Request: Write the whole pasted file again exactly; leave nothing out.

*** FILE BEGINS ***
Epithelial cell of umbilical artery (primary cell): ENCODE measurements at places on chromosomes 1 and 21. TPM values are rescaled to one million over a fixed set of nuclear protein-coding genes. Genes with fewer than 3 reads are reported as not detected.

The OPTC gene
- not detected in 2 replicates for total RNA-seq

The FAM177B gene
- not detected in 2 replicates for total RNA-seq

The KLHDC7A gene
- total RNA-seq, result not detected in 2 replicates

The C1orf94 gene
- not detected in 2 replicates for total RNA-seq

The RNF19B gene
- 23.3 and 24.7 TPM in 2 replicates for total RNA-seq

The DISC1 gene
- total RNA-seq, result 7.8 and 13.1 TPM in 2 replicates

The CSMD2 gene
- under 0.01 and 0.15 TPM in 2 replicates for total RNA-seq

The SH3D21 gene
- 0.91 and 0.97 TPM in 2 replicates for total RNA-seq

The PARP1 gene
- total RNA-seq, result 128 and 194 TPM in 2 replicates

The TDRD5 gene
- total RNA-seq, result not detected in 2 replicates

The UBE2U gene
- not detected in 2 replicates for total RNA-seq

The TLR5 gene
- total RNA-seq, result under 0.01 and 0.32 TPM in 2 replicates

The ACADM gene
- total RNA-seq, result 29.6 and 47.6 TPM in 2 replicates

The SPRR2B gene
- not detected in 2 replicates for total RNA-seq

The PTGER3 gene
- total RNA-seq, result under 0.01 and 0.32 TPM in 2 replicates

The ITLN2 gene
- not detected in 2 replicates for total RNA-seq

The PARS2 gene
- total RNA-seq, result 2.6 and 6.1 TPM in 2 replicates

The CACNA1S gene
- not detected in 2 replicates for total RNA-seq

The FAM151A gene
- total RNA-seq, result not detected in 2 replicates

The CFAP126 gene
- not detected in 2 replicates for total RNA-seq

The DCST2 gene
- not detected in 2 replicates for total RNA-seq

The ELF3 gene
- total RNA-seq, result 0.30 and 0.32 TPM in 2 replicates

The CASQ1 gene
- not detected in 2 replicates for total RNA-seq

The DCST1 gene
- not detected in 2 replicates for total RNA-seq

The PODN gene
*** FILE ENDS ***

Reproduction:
Epithelial cell of umbilical artery (primary cell): ENCODE measurements at places on chromosomes 1 and 21. TPM values are rescaled to one million over a fixed set of nuclear protein-coding genes. Genes with fewer than 3 reads are reported as not detected.

The OPTC gene
- not detected in 2 replicates for total RNA-seq

The FAM177B gene
- not detected in 2 replicates for total RNA-seq

The KLHDC7A gene
- total RNA-seq, result not detected in 2 replicates

The C1orf94 gene
- not detected in 2 replicates for total RNA-seq

The RNF19B gene
- 23.3 and 24.7 TPM in 2 replicates for total RNA-seq

The DISC1 gene
- total RNA-seq, result 7.8 and 13.1 TPM in 2 replicates

The CSMD2 gene
- under 0.01 and 0.15 TPM in 2 replicates for total RNA-seq

The SH3D21 gene
- 0.91 and 0.97 TPM in 2 replicates for total RNA-seq

The PARP1 gene
- total RNA-seq, result 128 and 194 TPM in 2 replicates

The TDRD5 gene
- total RNA-seq, result not detected in 2 replicates

The UBE2U gene
- not detected in 2 replicates for total RNA-seq

The TLR5 gene
- total RNA-seq, result under 0.01 and 0.32 TPM in 2 replicates

The ACADM gene
- total RNA-seq, result 29.6 and 47.6 TPM in 2 replicates

The SPRR2B gene
- not detected in 2 replicates for total RNA-seq

The PTGER3 gene
- total RNA-seq, result under 0.01 and 0.32 TPM in 2 replicates

The ITLN2 gene
- not detected in 2 replicates for total RNA-seq

The PARS2 gene
- total RNA-seq, result 2.6 and 6.1 TPM in 2 replicates

The CACNA1S gene
- not detected in 2 replicates for total RNA-seq

The FAM151A gene
- total RNA-seq, result not detected in 2 replicates

The CFAP126 gene
- not detected in 2 replicates for total RNA-seq

The DCST2 gene
- not detected in 2 replicates for total RNA-seq

The ELF3 gene
- total RNA-seq, result 0.30 and 0.32 TPM in 2 replicates

The CASQ1 gene
- not detected in 2 replicates for total RNA-seq

The DCST1 gene
- not detected in 2 replicates for total RNA-seq

The PODN gene